Visiting with lemurs in Florida had to make the list!  What a special place helping to ensure the survival of some of my favorite species.  The post includes some specific information regarding sizing for holding buildings that may come in handy.

3. Lincoln Park Zoo: Defining an Urban Zoo

One of my favorite posts as I had an epiphany about exactly how to review zoos.  Subsequent to this visit, I also realized zoos come in one of four varieties: Urban Zoo, Suburban Formal, Suburban Park-like, or Natural Park-like.  I like to categorize things, so this was a nice moment for me.

2.  Minnesota Zoo: Be True to Yourself

Another great zoo review based more on 'the moral of the story is' rather than a critique.  I also just really loved the Minnesota Zoo and have a real soft spot for zoos trying to succeed in a cold climate.  Can't we get visitors to come in winter??  I think MZ's approach is just brilliant.

1.  Underdogs: The Appeal of the Small Zoo

This might be a cheat since it covers multiple zoos and is one of my most recent posts, but I really do love small zoos.  I love their design challenges--small site, small budget--and their big hearts.  Not all small zoos are good zoos, but those doing it right, should really be congratulated.

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I sure do hope you enjoyed this walk down memory lane.  Cheers to everyone who's ever read the blog, especially those loyalists, to everyone who's ever helped me out with a contributing post or information, and here's to 5 more years!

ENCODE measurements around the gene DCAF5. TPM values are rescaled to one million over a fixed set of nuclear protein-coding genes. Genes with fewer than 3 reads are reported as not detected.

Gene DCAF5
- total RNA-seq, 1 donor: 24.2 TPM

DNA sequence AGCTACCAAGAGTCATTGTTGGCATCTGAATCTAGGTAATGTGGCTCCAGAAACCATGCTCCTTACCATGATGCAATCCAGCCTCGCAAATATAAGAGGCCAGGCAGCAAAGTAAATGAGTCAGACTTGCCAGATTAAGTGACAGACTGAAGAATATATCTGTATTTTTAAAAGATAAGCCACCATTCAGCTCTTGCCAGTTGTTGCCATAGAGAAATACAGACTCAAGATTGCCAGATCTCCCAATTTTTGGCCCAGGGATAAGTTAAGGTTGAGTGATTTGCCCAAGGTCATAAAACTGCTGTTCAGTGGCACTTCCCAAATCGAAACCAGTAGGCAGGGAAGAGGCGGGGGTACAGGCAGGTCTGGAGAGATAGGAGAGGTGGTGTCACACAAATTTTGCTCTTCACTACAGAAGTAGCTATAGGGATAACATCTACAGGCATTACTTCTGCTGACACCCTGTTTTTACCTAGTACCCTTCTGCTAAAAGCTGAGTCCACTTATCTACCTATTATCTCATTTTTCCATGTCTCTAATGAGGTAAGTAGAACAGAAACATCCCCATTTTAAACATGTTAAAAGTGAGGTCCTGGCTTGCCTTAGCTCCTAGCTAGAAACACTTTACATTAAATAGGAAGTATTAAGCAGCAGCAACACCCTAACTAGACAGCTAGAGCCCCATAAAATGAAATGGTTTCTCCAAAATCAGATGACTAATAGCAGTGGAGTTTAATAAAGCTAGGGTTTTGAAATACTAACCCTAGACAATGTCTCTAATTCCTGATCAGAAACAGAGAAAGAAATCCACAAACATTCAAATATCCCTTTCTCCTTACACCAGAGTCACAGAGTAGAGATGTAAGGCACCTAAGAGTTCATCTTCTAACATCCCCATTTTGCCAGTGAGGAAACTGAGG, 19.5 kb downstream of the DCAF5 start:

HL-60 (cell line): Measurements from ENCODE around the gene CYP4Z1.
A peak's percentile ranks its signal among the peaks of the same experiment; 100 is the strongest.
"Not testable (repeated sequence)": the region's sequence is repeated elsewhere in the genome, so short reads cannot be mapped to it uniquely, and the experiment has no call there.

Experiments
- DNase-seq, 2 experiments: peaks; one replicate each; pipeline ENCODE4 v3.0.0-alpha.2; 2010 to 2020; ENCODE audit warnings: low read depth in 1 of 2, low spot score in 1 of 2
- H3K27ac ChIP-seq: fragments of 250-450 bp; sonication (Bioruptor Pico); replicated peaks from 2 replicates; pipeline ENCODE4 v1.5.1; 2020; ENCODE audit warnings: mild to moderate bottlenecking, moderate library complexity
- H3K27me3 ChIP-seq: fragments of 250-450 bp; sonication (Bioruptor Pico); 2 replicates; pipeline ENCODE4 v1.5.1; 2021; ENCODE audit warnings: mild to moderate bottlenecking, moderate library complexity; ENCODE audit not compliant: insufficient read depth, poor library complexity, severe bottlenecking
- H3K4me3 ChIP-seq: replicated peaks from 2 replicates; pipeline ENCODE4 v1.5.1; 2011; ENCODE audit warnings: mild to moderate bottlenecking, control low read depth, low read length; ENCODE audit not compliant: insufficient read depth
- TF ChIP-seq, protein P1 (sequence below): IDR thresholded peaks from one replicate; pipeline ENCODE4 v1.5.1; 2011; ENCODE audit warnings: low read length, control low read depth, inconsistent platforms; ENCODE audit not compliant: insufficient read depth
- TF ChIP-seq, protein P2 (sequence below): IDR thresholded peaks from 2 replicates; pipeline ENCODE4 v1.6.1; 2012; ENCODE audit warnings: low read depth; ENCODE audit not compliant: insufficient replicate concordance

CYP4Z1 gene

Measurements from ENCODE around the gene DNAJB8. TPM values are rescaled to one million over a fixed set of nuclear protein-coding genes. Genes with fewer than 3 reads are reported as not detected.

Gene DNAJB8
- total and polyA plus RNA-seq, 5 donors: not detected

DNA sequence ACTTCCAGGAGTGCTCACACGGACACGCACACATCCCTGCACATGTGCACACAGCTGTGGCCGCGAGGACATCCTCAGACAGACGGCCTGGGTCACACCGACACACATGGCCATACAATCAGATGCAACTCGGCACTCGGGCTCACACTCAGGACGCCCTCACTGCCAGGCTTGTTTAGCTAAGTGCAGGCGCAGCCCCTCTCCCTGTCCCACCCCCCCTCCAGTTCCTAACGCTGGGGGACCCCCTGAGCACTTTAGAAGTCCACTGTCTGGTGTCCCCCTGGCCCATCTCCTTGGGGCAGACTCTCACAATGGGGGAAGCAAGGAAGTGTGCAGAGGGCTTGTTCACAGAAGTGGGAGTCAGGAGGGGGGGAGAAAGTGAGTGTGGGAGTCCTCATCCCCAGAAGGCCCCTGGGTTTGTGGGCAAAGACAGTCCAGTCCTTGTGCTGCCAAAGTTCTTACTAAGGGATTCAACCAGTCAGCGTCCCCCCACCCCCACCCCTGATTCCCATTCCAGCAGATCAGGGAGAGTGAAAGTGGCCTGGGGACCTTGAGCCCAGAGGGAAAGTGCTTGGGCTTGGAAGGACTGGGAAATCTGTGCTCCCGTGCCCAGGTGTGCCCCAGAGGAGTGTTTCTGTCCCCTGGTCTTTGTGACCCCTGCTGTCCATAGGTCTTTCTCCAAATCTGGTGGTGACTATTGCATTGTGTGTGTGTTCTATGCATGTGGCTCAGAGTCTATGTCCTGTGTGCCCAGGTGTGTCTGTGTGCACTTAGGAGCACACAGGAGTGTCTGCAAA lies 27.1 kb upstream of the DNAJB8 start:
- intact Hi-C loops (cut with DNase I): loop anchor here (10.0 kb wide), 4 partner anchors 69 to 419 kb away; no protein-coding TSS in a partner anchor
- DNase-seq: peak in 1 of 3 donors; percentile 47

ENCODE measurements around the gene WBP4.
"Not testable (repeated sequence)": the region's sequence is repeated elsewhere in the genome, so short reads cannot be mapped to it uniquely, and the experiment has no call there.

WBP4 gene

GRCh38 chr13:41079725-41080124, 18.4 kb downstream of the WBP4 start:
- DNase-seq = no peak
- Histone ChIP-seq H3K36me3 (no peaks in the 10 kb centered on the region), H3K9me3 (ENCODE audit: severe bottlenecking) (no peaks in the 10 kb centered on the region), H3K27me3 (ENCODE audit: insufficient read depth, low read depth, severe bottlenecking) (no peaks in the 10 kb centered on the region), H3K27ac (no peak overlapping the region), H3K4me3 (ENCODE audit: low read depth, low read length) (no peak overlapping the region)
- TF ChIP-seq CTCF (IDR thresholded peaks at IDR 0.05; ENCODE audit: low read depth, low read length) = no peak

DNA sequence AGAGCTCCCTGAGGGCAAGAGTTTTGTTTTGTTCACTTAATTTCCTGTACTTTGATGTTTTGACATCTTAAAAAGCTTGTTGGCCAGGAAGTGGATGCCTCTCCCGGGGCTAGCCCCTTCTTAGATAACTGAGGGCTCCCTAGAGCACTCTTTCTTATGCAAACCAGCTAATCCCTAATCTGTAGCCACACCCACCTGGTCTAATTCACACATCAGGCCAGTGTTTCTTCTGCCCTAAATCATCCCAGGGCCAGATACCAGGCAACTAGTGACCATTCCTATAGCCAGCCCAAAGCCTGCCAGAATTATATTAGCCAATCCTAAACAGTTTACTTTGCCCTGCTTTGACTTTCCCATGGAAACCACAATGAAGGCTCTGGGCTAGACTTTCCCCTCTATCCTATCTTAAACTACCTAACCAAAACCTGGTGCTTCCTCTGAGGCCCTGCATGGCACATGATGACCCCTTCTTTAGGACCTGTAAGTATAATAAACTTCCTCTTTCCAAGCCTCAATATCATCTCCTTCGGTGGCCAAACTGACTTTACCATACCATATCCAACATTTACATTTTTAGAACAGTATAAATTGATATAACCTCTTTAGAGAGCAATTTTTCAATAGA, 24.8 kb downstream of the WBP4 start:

If you would like to be a contributing blogger to DesigningZoos.com, please contact me using the form below.  I'd like to keep a once weekly schedule, but often don't have the time, so if you have something you'd like to share regarding zoo and aquarium design, I'd love to hear from you!

[contact-form][contact-field label='Name' type='name' required='1'/][contact-field label='Email' type='email' required='1'/][contact-field label='Website' type='url'/][contact-field label='Comment' type='textarea' required='1'/][/contact-form]

Aquarium Stats Resource

ImageA colleague just shared this amazing resource with me, so I'm passing it on to you.  The Design Intelligence Almanac of Architecture and Design for 2013 lists North America's aquariums along with their size, cost and other information.  A great reference for collecting bench marking data--a critical first step in many projects.  

The link is also available on our Resources page.

Underdogs: The Appeal of the Small Zoo

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I’ve always been partial to the underdog.  Those whose beliefs and perseverance outweigh the skeptics' might by shear doggedness and tenacity.  Those tirelessly working to do right despite just scraping by. I’m one of those people who gladly buys the opening band’s CD despite not having anything on which to play it.  I always choose a local restaurant over a chain.  My March Madness bracket is upset city, and I never liked that Michael Jordan.